Its penetrating properties will soften and protect your hair however you try using it. The oil has a long shelf-life compared to other nut oils, but you’ll want to skip this oil if you have a nut allergy.
You might be wondering how this exotic oil smells. Some natural queens love the pure scent, and others find it to be too much like a cooking oil. If the fragrance is too strong for you, try adding only a little to a deep conditioner so you can mask the scent.
Macadamia Nut Oil Vs. Coconut Oil
Are you down to your last bit of coconut oil, and are thinking about trying macadamia nut instead? The two oils are quite similar in that they both nourish and penetrate the hair shaft. These oils are useful because they soften and condition the hair, instead of sealing only. Coating the hair is vital for protection, but if you want also to nourish the hair, both oils will quickly become your favorites.
However, some find that coconut oil’s ability to penetrate also leads to clogged pores and acne breakouts. This makes using coconut oil on the hair a problem, since the hair may end up touching the face or rubbing onto a pillow. If coconut oil gives you acne, you may want to try macadamia nut oil instead.
The composition of the oils differs too. Coconut oil is rich in capric, caprylic, and lauric acid, making it antiviral, antibacterial, and antifungal. Macadamia oil is rich in palmitic acid, but it is also antiviral, antibacterial, and antifungal.
The good news is that you don’t have to choose one over the other. Use both for optimum benefits for scalp and hair health.
Macadamia Nut Oil Vs. Moroccan Oilis otherwise known as argan oil, and it is highly prized for its conditioning properties and the ability to strengthen weak, brittle strands. Macadamia nut oil can do the same, and many report that it has helped to condition and soften strands on the very first use. Argan oil is from Morocco, while macadamia nut oil is native to Australia, making both oils tropical and exotic.
If you’re comparing the pricing of macadamia oil vs. argan oil, argan oil is probably the most expensive out of the two. Both oils work to repair hair, but our favorite is the macadamia, which penetrates the hair shaft. There is no evidence of argan’s ability to reach the shaft, but it is beneficial as a coating oil. You’ll love the way both oils add a healthy shine to your hair.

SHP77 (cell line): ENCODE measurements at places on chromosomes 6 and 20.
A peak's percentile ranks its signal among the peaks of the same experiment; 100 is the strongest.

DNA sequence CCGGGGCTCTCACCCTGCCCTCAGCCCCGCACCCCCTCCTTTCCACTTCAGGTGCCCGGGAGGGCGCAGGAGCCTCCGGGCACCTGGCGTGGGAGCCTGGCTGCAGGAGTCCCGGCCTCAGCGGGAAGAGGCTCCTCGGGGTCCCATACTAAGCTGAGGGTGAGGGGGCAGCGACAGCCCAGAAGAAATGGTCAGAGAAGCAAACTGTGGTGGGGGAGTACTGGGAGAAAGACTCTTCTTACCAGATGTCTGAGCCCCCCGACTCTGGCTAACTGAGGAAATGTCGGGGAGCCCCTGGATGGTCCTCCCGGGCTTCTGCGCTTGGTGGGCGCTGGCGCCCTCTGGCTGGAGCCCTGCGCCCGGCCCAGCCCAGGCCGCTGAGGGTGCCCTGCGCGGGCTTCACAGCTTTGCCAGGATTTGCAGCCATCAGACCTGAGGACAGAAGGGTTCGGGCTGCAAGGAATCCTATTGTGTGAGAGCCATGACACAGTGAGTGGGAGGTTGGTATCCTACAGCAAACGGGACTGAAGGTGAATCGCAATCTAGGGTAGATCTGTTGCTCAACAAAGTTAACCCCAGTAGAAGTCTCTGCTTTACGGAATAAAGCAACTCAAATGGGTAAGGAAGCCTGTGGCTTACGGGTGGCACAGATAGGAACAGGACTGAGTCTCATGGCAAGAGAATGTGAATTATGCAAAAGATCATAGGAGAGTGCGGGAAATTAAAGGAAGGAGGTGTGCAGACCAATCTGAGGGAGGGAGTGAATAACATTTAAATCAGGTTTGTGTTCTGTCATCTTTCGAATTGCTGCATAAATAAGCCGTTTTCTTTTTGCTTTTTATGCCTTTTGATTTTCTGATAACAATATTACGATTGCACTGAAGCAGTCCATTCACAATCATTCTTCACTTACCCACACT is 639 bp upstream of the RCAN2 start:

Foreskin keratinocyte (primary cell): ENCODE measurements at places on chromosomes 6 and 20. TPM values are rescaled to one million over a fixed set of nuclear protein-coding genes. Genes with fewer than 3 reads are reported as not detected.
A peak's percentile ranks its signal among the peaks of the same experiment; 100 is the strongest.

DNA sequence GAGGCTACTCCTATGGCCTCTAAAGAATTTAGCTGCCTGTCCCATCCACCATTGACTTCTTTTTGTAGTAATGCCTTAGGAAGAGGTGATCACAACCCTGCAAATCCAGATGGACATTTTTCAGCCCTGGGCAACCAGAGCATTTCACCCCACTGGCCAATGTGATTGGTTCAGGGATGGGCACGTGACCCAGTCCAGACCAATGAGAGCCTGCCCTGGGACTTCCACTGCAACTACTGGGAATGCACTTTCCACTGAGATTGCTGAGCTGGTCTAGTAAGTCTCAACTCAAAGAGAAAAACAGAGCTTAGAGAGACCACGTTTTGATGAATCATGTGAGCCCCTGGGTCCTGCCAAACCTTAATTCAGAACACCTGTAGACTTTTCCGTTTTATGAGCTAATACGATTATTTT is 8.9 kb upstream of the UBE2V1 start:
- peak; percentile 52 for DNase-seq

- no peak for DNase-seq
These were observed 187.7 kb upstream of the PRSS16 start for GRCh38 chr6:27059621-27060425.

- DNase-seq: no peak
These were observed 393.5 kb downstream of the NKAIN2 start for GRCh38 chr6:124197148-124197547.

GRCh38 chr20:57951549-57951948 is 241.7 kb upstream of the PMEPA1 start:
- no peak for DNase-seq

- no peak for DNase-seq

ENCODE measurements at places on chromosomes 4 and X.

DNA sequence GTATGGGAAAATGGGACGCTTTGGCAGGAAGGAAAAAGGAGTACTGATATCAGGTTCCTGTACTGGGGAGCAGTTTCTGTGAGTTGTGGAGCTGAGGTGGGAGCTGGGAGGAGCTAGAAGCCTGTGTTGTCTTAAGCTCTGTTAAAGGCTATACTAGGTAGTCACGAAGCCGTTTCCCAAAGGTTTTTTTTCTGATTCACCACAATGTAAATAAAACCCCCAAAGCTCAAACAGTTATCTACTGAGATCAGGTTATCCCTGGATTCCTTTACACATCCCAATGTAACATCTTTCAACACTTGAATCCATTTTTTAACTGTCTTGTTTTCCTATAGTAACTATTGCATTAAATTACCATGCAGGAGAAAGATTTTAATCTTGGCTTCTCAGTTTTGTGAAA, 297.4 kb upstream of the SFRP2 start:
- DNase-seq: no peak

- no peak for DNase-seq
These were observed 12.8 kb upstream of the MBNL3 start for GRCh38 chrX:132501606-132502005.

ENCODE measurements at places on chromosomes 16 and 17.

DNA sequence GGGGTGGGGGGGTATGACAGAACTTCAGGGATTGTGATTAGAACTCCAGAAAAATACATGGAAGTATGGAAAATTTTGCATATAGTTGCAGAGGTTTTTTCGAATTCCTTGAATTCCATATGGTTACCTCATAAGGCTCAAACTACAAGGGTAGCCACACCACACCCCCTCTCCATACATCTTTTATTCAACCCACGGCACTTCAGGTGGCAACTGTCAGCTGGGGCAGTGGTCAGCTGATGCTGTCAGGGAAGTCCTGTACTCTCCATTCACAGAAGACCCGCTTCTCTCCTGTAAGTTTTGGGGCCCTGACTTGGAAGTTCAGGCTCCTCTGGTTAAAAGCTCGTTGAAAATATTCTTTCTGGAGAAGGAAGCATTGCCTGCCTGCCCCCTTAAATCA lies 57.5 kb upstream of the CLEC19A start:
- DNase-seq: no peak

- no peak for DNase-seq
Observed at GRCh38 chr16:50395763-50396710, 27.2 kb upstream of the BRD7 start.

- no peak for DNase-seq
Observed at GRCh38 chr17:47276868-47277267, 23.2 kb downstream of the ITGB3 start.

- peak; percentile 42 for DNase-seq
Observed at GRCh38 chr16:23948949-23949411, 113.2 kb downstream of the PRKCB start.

Macadamia Nut oil vs. Flaxseed OilFlaxseeds are praised by naturals for their fatty acid content, and they make a fantastic hair gel. However, it is possible to apply the oil to the hair and scalp too.
Many women claim that it helps hair growth and treats alopecia when they apply the oil directly to the scalp or consume the oil orally. The oil is high in omega-3, which strengthens and protects both the follicles and hair. Omega-3 helps hair follicles produce hair. Macadamia nuts have little or no omega-3. Instead, it is high in omega-7, which has anti-aging properties.
It’s questionable whether flaxseed penetrates the hair shaft, so if you’re looking to reach through the cuticles, you should opt for macadamia or coconut. Both oils are great for adding shine and protecting the strand. They’re also both antioxidant and anti-inflammatory and are ideal for treating scalp conditions.
Where to Buy Macadamia Nut Oil
Macadamia nut oil can be hard to find. You can try your local health food store, but online is usually the cheapest and easiest. Amazon has a great deal on a small bottle of organic macadamia nut oil. It’s a good idea to try a little bottle to see if your hair likes it, and then move to a larger, more economical purchase when you’re ready.
Are you looking to purchase a macadamia hair mask? is the most popular one, and they make a and too.
Now it’s your turn to discuss. Have you tried macadamia nut oil on your natural hair?